A SimHQ “Second Look” Series Feature
By Guest Writers Joe Keefe and Fredi “Bones” Dangoy
If you are a fan of naval aviation and flight sims, you have no doubt taken a look at Jane’s F/A-18. Created as a further development of the Jane’s F-15 engine, Jane’s F/A-18 was released in early 2000 and received good reviews even on popular gaming Websites (8.8/10 on Gamespot and 93/100 on Gamespy). In the flight sim community Jane’s F/A-18 is credited for its immersive gameplay, fantastic air-to-air radar modeling, avionics fidelity, and carrier ops. Almost 6 years after its release, the SimHQ Jane’s F/A-18 Forum is still active, and the archives contain an unprecedented wealth of information specific to the employment of Jane’s F/A-18 weapons and tactics.
Jane’s F/A-18 was developed by the same team that created Jane’s F-15, and the similarities between the two are obvious. Jane’s F/A-18 also built on the momentum of the “Jane’s” name, following in the footsteps of the US Navy Fighters series (including Fighter Anthology), Longbow and Longbow 2, and Israeli Air Force. But Jane’s F/A-18 gave sim pilots something that had never been done before: full Case 3 carrier operations, complete with meatball (IFLOLS), LSO, pitching and rolling deck, variable weather, a marshal stack, and an approach controller. No long runways here, just a nice tennis-court-sized landing area with four 2-inch thick steel cables separating a safe trap from a dip in the ocean. All carrier aircraft participate in the launch and recovery, and they’re not perfect, either; their hooks skip, they bolter, and they get waved off, just as in real life.
The world is full of aircraft, ranging from other F/A-18E Superhornets to F/A-18Cs, F-14Ds, S-3Bs, E-2Cs, and SH-60s. Comms chatter is abundant, and at times confusing; aircraft call airborne, report their travel outbound, and communicate with the marshal controller to recover back aboard the boat.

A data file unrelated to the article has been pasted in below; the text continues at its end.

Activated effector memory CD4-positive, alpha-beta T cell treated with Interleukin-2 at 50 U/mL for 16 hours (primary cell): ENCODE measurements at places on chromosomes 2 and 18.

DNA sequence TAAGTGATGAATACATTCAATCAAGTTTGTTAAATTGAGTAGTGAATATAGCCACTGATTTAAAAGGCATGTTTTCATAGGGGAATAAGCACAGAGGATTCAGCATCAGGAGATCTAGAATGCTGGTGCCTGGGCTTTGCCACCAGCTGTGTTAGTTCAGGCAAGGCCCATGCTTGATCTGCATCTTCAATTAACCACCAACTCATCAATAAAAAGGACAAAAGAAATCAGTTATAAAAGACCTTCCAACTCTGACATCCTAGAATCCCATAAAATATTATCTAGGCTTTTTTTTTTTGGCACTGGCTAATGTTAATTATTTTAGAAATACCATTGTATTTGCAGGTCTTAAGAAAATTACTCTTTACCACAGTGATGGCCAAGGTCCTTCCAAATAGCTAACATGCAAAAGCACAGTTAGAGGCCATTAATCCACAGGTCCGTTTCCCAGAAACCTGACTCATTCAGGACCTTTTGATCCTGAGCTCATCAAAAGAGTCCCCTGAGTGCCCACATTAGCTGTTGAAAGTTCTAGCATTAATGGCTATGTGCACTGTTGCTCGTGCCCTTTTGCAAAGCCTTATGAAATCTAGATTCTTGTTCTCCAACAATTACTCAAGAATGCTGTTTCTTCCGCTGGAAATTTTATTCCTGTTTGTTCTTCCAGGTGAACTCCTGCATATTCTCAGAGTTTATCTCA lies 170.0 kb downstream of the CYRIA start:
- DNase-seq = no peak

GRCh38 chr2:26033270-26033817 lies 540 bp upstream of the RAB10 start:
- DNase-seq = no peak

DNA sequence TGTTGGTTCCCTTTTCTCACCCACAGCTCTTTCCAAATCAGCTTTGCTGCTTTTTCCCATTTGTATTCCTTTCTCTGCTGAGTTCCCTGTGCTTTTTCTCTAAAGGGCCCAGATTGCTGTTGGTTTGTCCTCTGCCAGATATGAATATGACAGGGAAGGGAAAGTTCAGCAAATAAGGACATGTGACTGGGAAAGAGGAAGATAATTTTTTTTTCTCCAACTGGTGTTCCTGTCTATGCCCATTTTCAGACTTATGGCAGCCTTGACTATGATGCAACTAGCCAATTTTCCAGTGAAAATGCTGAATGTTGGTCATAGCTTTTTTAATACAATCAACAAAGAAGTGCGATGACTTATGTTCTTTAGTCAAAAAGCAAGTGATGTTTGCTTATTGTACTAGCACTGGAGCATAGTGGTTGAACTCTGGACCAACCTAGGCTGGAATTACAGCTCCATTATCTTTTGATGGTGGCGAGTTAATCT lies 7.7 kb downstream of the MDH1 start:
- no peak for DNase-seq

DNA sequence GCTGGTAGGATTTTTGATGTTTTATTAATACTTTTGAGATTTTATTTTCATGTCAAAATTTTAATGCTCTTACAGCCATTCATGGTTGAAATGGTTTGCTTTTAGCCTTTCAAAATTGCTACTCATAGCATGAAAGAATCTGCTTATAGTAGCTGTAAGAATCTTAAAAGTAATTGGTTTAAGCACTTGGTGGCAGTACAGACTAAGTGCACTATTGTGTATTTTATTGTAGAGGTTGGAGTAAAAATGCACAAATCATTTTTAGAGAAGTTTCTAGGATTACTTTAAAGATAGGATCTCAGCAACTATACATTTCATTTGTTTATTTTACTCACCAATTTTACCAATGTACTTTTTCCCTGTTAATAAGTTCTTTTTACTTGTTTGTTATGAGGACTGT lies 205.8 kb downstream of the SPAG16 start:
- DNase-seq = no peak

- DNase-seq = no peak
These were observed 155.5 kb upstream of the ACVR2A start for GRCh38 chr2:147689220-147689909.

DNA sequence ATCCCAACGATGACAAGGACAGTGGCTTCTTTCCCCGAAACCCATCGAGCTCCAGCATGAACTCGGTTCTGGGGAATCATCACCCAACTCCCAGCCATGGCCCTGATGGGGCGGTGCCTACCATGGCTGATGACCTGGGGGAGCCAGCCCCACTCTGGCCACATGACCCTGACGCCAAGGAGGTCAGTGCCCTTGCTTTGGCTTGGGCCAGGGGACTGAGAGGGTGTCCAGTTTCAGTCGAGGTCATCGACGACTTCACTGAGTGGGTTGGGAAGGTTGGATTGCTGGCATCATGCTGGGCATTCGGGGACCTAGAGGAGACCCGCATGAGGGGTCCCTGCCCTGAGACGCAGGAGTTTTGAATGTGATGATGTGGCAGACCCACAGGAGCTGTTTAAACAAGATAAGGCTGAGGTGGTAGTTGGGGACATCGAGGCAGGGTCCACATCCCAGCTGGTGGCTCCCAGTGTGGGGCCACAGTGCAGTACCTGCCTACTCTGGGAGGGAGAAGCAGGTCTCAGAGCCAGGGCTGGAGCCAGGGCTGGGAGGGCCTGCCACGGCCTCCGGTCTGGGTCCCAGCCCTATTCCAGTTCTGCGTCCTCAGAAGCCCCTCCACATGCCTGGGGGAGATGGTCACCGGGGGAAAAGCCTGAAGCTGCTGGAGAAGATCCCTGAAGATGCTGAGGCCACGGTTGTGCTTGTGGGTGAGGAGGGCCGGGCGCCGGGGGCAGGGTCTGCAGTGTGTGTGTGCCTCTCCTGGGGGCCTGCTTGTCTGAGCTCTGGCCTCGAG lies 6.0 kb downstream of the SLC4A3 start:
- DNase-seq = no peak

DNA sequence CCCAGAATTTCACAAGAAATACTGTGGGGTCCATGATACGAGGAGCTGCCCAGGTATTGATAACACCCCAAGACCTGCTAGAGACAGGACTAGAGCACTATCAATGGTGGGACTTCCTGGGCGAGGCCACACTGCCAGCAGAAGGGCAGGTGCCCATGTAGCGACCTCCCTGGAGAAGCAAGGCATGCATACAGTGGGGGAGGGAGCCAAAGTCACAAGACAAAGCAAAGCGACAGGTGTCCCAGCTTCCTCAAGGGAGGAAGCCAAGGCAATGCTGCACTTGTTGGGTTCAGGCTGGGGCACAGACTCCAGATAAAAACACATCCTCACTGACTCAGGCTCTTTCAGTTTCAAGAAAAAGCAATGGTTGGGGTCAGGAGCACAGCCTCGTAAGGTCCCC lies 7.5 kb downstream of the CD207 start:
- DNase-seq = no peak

Many Jane’s F/A-18 pilots say that their most tense experiences with the sim do not come from any sort of combat; they come from a hairy landing, usually single-engine on a pitch black night, low on fuel when the pattern in full. Here is an account by “Blitz_25th”, posted in the Jane’s F/A-18 Forum in March 2001. There are a few “famous” posts in that forum, and this is one of them:
I sustained some damage on one of my sorties; at first it was nothing big, but when I was around 50nm from Mother I got a Left and Right BLEED AIR warning. I immediately checked the BIT and ENG MDIs and found out that engine stats were OK, other than the increasing temperature.
I shut down the left engine immediately and reduced the right to 70% throttle. Then I checked my fuel state, jettisoned all stores, and declared an emergency. ATC told me to divert to an airbase located 110nm away, so I knew my only chance was to land on the carrier.
When my right engine EGT reached 1400 degrees, I restarted the left engine and shut down the right engine. As I headed inbound I repeated this procedure 2 times, trading the hot engine for a cooler one. 10nm from Mother I got an OIL PRESS warning on the right engine that had just been restarted, so I had to restart the left engine as well. Now I was running on both engines, and neither of them was doing very well; the left engine was hot because it had just been shut down, and the right was hot because it was running out of oil. My plan was to gain as much air speed and altitude as I could before I shut down the right engine.
Around 5nm from the carrier my right engine caught fire before I could shut it down; I used the extinguisher, and wound up at angels 6, 200 knots, single engine. This engine was rapidly moving into the Fire temperature zone. Around 2.5 nm from Mother the EGT reached 1500 degrees and I knew I had very little time left.
I pulled the power to idle and glided to the carrier. As my speed decreased rapidly, I went dangerously low on the glideslope and I knew I was risking a ramp strike, so I had to apply some power to correct. I knew it was a matter of seconds before my left engine caught fire, and I just hoped it was not before I trapped. I caught a 2 wire successfully and shut down the engine immediately.
Exciting, isn’t it? As you can tell from the account above, Jane’s F/A-18 models cascading damage; damage you take over the target might not immediately bring you down, but over time fuel leaks, oil leaks, engine failure, and even loss of cockpit oxygen can make your life miserable. Cascading damage is also affected by the stress you put on the damaged components; a damaged engine is much more likely to stay in one piece if you egress gently at 50% throttle than if you kick in the ‘burner and pull 6 Gs in your attempt to run away quickly.